Workers in tin smelting houses were less fortunate. The average wage of the 15 men employed at Chyandour in 1883 was 19 shillings a week, around the same or maybe slightly higher than the average Cornish labourer’s weekly earnings of the time.

Seleggan works in operation

With the extension of the railway after the 1830s, a location near the ports became less critical. Seleggan tin smelting works at Carnkie near Redruth began to smelt tin in 1887 and became the largest such works in Cornwall. By 1923 it was the only Cornish tin smelter left operating. In the late 1920s it was employing around 200 people in a continuous three shift system. The works closed in 1931 in the midst of the economic depression.

The area of the works in 1907

Feasting and fasting: eating and drinking habits of miners in the 1860s

In 1862 Philip Vincent, a surgeon to several mines in the Camborne district, gave evidence to the Commission enquiring into the condition of mines. Here’s two of his answers …

Qu 10455: Who lives best; the miner or the agriculturist? – The miner is rather improvident about it; it is rather a feast and a fast with him, one day he will have his beefsteak or his good living, and the next day he will have his porridge, and then live upon broth, as they call it, for some days afterwards, and they only throw in a bone or perhaps a little bit of pork to make the porridge; but the agriculturist generally gets his regular allowance from the farmer, and so it is regulated much better than it is with the miner.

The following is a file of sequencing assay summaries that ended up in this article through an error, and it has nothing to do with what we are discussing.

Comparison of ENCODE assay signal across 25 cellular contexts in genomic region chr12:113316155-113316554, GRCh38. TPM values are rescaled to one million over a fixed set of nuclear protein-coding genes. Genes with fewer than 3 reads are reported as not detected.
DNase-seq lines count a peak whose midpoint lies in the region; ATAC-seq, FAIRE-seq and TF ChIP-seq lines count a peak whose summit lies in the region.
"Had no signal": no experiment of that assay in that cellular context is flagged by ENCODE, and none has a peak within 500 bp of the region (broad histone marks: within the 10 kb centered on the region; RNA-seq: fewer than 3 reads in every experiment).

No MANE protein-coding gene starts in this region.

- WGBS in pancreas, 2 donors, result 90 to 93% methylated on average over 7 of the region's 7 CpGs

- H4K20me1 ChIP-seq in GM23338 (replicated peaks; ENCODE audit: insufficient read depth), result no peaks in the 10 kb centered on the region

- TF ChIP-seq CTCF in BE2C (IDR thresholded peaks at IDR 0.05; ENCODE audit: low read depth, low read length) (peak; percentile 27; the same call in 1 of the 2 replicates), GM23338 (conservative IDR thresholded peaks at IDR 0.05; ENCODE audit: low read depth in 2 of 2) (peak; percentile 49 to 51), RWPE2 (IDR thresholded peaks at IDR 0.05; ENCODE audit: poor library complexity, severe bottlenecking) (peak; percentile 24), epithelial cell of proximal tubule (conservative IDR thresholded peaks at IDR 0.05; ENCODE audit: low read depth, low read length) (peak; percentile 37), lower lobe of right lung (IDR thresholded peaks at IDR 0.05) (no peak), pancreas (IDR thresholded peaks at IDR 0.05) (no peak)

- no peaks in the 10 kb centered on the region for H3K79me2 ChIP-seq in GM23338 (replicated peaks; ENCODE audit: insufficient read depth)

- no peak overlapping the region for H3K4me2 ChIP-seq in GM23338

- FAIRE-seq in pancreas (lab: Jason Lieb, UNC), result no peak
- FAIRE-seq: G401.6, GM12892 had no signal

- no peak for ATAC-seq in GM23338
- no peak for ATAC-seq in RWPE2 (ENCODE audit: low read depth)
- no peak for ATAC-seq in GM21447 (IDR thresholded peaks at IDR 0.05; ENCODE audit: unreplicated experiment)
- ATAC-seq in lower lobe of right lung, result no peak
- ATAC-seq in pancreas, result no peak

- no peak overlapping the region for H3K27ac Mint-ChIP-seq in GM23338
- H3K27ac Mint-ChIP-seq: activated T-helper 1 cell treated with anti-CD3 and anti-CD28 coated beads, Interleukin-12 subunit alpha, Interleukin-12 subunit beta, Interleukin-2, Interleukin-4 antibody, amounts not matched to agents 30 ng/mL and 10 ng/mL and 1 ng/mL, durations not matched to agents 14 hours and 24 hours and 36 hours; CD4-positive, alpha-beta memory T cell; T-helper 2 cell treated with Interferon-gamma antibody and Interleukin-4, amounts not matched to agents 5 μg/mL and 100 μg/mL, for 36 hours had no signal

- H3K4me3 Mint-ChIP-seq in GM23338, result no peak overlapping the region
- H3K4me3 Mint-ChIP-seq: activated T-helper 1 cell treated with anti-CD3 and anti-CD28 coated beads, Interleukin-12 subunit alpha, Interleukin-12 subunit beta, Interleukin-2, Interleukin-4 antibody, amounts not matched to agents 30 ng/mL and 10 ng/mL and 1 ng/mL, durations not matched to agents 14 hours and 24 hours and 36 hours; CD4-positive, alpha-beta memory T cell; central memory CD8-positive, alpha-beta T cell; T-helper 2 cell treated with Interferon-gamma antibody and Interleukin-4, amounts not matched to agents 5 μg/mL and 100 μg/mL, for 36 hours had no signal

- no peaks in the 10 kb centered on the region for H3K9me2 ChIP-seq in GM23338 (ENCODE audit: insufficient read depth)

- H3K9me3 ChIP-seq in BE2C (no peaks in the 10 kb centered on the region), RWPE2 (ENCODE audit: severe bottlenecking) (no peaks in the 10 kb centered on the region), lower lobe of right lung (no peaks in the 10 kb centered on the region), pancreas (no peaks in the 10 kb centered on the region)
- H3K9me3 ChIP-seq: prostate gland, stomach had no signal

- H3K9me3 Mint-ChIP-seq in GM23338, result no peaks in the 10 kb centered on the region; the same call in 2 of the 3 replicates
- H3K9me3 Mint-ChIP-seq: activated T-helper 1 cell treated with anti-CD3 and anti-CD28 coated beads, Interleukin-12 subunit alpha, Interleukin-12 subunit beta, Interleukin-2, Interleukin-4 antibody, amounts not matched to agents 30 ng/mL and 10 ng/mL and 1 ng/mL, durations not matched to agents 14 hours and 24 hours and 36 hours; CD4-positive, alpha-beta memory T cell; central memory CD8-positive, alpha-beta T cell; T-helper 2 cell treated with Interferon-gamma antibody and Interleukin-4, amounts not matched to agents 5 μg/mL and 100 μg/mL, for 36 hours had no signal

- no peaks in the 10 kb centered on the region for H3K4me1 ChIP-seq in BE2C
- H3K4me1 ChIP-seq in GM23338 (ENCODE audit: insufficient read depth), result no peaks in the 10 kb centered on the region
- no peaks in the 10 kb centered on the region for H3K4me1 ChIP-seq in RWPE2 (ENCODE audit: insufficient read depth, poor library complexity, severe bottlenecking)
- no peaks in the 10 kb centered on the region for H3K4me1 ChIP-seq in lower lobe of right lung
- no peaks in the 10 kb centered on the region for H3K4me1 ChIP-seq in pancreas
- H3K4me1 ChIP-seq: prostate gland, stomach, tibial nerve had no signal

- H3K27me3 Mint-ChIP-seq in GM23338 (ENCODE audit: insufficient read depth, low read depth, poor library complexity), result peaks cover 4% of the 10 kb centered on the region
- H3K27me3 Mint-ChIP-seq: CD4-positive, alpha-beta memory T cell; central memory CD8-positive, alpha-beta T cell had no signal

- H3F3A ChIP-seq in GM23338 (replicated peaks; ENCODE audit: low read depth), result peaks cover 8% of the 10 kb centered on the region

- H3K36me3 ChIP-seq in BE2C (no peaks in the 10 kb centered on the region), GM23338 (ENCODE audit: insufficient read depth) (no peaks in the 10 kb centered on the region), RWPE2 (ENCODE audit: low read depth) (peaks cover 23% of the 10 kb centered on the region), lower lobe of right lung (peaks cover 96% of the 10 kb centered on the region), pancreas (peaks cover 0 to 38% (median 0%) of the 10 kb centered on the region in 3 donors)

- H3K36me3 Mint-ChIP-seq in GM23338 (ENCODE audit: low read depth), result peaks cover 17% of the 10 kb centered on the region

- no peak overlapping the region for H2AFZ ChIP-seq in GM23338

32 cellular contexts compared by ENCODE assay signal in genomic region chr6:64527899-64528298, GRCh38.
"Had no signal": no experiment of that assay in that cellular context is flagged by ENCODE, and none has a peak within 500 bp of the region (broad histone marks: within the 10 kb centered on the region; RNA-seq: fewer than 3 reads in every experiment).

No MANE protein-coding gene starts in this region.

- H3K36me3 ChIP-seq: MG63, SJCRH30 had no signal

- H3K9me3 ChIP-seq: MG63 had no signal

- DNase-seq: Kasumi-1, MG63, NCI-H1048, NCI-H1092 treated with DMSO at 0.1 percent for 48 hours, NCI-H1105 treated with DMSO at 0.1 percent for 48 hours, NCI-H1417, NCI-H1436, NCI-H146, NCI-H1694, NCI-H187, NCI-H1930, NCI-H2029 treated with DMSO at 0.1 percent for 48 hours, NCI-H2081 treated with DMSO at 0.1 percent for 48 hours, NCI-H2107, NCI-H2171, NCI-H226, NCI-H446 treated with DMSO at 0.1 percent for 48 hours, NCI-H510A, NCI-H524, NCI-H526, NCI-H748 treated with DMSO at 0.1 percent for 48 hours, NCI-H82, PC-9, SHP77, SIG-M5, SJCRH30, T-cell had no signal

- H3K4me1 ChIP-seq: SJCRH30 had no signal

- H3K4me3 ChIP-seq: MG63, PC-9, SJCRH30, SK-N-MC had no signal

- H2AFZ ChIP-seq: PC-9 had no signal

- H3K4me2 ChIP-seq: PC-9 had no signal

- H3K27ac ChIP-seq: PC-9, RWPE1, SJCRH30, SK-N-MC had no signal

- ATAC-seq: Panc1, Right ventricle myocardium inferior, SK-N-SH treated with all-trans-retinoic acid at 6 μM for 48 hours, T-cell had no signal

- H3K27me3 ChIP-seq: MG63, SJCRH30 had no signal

Qu 10459: Whenever he can enjoy it and has some, he will live well, even though at the expense of living badly for the rest of the week? – Yes, I have known many a miner who has gone and sat down and drank his gallon or two of beer in the evening, and then they will not touch it again for the next month perhaps. I have said to them over and over again, ‘If you will only just take your pint of beer a day for your dinner, and be content with that, instead of taking so much on your pay day, you will be a very much better man at the end of ten years than you will if you live as at present.’

The Cornish mining landscape at the end of the 1800s. View from Wheal Grenville east towards Carnkie

Geevor tin mine: its rise and fall